I’m a cagey veteran of the staff here at Denver Institute for Faith & Work… a ripe 21 days into my tenure.
After serving on DIFW’s Church Advisory Council for the past two-and-a-half years, I transitioned from the faculty of Denver Seminary to a new role here as the director of cultural engagement. Amidst the myriad blessings of supporting this organization, the most personal one is that I get to vocationally love and serve the misguided, 26-year old version of myself.
There are some things about the Christian life that we are taught formally, and others that are caught indirectly.
In educational circles, we call this Formal Curriculum and Hidden Curriculum respectively, which are concepts John Ortberg popularized by applying them to our experiences in church.
I grew up in a church that taught the importance of personal holiness and knowing the Bible well. I was told from an early age that God cared deeply about certain practices that were key for our “spiritual life” — reading the Scriptures, prayer, and accountability to overcome areas of sin in my life.
But I also caught some unspoken things. On Sundays, I heard pastors talk about their “calling” to the ministry. I watched as we prayed for missionaries, commissioning them to do the work of the Lord. But I only ever heard pastors and missionaries being called by God, and I never saw us commission our teachers each fall before the school year began. So I caught early on that pastoral and missionary work and ministry were the most celebrated and sacred things God could ask one to do.
Fast forward to my mid-20s. I graduated with my Masters in Exercise Physiology from the University of Texas and was doing some important heart research — work that would affect the way we provide cardiovascular medical care to underserved black and Latino populations. At the same time, I volunteered at my church — preaching, leading mission trips, and discipling leaders in the college group.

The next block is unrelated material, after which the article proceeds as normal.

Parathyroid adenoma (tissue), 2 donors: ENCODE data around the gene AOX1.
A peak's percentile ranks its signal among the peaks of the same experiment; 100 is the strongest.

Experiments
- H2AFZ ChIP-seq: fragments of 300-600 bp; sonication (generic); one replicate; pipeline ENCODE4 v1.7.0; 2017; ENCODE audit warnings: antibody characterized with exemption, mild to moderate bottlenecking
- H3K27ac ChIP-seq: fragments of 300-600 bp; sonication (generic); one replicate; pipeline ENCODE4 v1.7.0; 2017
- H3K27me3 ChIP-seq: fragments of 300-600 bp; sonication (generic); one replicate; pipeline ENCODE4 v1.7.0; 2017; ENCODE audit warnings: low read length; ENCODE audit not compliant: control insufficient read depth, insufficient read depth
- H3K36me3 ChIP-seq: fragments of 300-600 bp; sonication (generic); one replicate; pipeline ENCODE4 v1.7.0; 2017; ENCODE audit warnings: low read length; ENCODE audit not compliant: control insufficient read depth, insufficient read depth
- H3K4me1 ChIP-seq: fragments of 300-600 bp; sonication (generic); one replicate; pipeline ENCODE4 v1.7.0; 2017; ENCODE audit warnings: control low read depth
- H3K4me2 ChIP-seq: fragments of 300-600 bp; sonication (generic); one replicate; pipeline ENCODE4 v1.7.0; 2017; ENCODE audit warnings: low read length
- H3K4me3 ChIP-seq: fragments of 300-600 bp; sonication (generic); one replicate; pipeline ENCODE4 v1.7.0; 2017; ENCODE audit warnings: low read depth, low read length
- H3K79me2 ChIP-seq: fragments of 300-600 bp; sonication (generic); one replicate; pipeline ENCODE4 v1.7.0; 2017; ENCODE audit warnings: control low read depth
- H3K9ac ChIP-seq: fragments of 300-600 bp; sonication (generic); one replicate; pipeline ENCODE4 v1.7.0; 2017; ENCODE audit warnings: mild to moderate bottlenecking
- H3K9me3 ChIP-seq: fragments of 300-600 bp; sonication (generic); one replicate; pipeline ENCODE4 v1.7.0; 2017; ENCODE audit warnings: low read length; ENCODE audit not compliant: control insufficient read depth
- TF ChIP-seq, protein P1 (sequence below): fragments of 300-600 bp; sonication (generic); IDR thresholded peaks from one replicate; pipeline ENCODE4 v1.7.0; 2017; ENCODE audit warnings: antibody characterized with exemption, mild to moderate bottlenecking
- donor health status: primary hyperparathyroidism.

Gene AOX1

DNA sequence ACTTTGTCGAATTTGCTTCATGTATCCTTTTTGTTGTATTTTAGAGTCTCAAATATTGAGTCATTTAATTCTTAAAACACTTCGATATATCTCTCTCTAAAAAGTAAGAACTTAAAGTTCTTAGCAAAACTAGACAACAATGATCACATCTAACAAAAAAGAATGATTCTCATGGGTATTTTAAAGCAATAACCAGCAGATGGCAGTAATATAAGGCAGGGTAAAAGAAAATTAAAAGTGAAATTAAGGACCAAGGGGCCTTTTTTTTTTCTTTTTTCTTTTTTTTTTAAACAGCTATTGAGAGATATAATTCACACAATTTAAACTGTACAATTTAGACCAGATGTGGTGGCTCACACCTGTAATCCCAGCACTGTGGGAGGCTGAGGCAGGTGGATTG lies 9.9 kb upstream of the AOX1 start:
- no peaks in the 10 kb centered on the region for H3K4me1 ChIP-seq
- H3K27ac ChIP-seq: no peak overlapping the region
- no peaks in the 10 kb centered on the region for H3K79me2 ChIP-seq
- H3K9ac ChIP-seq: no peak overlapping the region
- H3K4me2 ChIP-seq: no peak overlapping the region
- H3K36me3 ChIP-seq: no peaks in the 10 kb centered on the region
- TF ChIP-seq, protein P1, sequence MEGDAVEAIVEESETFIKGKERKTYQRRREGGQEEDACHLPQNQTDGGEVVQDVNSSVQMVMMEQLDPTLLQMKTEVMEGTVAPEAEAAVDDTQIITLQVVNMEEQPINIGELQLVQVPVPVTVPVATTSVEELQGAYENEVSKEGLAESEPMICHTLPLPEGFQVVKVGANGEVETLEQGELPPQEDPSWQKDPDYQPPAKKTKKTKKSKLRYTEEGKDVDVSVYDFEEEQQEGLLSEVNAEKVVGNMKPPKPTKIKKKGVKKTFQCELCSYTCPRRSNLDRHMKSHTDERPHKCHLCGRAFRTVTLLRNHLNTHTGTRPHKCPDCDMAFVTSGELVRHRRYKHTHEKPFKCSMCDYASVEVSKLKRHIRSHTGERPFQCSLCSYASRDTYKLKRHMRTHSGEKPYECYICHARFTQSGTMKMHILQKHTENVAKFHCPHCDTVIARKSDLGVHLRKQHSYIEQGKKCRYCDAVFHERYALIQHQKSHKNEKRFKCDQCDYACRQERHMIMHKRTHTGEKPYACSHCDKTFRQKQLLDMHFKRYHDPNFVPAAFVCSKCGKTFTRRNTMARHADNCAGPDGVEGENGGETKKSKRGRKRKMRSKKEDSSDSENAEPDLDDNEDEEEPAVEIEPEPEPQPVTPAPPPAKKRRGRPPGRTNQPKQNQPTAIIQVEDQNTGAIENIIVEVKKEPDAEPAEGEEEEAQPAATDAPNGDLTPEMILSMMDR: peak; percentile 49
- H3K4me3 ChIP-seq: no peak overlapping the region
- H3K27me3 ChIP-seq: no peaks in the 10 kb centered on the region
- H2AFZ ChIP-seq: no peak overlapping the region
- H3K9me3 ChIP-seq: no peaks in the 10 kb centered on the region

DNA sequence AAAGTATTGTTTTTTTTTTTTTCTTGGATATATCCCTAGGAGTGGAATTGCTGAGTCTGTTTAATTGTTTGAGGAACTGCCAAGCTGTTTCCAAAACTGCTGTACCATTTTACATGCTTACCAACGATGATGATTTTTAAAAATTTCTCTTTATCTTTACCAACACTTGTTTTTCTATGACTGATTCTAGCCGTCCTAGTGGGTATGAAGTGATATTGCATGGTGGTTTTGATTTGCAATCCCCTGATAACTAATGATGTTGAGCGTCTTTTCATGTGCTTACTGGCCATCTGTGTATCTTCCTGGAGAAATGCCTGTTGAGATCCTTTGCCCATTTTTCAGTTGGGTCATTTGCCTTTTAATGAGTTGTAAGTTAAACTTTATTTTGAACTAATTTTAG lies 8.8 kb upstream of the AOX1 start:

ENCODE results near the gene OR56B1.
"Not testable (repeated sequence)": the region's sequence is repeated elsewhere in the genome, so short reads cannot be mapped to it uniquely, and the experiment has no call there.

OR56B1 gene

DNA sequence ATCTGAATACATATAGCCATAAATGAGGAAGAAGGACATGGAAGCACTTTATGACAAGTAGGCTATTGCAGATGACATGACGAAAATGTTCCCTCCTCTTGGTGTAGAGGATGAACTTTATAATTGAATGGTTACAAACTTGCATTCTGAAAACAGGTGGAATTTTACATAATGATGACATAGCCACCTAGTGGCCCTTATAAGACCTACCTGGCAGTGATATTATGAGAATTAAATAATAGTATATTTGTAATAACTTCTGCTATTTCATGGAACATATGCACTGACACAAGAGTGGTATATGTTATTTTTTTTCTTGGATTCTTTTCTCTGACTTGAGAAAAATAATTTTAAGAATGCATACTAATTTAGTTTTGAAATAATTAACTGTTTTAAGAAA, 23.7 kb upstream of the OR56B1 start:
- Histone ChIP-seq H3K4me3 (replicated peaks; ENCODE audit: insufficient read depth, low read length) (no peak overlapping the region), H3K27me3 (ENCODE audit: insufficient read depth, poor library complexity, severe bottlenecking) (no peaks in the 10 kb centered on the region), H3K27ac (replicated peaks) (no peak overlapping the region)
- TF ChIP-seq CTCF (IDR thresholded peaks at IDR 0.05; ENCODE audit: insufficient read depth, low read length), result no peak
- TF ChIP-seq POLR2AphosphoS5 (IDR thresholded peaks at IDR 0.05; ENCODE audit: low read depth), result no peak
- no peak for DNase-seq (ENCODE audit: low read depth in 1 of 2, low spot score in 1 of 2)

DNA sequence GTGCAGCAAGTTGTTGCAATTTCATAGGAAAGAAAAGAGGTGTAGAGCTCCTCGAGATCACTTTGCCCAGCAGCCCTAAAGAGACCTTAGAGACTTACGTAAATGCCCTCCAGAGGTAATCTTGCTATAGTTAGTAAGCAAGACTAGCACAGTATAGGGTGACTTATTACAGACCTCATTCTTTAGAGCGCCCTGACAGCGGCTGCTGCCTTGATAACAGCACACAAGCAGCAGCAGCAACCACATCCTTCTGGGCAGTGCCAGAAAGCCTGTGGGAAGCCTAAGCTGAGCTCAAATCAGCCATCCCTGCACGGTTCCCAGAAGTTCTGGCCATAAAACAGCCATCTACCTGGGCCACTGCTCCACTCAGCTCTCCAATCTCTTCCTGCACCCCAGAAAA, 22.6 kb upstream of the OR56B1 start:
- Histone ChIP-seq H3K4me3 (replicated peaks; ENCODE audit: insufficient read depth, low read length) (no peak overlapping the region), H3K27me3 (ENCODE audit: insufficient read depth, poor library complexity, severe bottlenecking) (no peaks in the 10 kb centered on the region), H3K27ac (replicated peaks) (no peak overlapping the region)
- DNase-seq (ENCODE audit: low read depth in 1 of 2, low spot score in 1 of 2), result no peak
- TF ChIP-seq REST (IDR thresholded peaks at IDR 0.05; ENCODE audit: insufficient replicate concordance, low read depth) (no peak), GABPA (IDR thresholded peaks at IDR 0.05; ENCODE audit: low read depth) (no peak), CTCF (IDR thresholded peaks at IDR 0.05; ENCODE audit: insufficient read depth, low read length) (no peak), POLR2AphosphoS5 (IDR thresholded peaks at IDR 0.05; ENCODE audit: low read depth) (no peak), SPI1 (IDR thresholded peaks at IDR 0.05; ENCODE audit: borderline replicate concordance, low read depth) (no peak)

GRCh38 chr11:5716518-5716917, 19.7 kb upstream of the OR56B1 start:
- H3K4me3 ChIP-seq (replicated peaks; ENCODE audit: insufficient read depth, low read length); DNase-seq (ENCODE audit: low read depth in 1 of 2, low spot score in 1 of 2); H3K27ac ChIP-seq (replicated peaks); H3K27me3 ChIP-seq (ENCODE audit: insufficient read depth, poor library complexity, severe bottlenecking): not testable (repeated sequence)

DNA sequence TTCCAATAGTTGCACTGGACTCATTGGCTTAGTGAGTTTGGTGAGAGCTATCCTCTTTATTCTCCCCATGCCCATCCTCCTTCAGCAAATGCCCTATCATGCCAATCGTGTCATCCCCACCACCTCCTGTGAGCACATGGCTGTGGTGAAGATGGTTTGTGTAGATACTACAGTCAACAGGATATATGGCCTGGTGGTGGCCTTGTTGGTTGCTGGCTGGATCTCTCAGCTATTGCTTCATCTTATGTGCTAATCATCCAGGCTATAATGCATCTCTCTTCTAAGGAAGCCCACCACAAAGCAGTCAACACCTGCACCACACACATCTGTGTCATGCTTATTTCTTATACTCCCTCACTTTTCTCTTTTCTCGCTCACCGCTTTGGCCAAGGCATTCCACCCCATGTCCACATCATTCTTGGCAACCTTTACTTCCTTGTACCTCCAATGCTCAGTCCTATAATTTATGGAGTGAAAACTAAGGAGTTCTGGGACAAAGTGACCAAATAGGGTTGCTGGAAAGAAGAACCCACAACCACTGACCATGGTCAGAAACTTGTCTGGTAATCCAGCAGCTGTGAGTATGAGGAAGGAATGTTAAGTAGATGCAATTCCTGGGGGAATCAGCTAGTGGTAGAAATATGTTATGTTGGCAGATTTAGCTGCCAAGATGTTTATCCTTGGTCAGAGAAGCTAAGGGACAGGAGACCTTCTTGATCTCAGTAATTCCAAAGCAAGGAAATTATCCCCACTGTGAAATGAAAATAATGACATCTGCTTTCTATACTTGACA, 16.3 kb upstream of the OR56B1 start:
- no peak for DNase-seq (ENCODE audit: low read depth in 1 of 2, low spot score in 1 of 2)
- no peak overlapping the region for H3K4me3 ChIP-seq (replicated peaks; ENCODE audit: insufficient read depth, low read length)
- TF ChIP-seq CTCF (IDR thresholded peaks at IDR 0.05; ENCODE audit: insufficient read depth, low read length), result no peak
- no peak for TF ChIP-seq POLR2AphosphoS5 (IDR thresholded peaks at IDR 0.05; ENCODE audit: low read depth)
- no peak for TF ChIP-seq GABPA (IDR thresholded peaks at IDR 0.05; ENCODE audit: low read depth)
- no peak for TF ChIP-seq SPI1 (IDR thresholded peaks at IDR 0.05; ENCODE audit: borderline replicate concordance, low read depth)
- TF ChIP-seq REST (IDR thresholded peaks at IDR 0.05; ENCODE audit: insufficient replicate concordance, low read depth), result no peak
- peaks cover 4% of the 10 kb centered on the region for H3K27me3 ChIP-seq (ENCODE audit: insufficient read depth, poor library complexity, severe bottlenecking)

But nobody at my church thought to care about my heart research. Meanwhile, they applauded my church ministry.
From these types of formative experiences, I became something of a dualist — I believed that there was a massive divide in the universe, separating the sacred from the secular. Practically, this meant that certain people who did certain types of “spiritual” activities were more important to God.
I wish 26-year-old me had a pastor say that in Christ, God is redeeming all things (Colossians 1) and that he cares deeply about me joining him on mission — his mission to see human flourishing through informed cardiovascular medicine. I wish I had a relational network of Kingdom-minded peers serving God and others in the public sphere… architects, venture capitalists, mothers, and electricians who sense God’s call upon their lives to work as worship and service.
I can’t go back in time, and I would never wish away my 17 wonderful career years as a pastor and professor. But I’d also love to mentor 26-year-old me as a budding scientist and support his pastor in leading their church toward an integrated, whole-life spirituality that pays attention to the faithful and formative work that the congregation is doing.
So my prayer for our work at DIFW today is that others would have those kinds of opportunities that I wish I had. And I’m thankful to be on mission supporting that piece of “thy Kingdom come, thy will be done.”
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This post was published February 1, 2016
Brian is the VP of Formation here at DIFW and also leads our 5280 Fellowship program. Prior to landing at DIFW, he served in pastoral ministry for thirteen years and at Denver Seminary for four years. His vocation includes moving ideas out into life through relationships and conversation – whether that applies to God, work, the Church, good beer, or Liverpool Football Club. He married way out of his league, and spends most of his free-time being parented by his two daughters.